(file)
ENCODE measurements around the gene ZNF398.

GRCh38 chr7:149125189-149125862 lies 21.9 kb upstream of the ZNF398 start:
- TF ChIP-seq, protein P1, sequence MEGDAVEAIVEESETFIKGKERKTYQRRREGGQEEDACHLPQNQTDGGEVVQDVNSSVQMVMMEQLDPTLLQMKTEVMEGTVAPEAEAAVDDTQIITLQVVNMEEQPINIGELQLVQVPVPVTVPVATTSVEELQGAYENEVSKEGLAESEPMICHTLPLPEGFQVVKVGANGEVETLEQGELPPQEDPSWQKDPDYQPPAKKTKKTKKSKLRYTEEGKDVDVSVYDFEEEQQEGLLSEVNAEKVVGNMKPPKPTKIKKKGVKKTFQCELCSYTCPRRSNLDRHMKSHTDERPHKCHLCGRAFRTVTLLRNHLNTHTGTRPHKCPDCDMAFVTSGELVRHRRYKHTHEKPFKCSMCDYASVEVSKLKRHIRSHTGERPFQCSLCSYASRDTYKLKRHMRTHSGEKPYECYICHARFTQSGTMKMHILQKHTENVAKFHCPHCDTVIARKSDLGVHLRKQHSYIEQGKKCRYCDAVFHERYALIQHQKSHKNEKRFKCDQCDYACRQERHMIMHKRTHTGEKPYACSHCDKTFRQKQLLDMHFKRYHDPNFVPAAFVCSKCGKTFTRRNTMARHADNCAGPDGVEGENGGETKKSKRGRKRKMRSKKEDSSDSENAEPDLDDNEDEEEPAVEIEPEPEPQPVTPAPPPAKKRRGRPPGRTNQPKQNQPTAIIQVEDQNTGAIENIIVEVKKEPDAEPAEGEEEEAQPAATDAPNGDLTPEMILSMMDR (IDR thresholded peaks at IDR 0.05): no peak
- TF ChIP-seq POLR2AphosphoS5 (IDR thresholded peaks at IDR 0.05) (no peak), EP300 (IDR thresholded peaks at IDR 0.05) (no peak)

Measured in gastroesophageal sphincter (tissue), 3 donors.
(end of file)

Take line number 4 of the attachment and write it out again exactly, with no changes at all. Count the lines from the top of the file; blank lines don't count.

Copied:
- TF ChIP-seq POLR2AphosphoS5 (IDR thresholded peaks at IDR 0.05) (no peak), EP300 (IDR thresholded peaks at IDR 0.05) (no peak)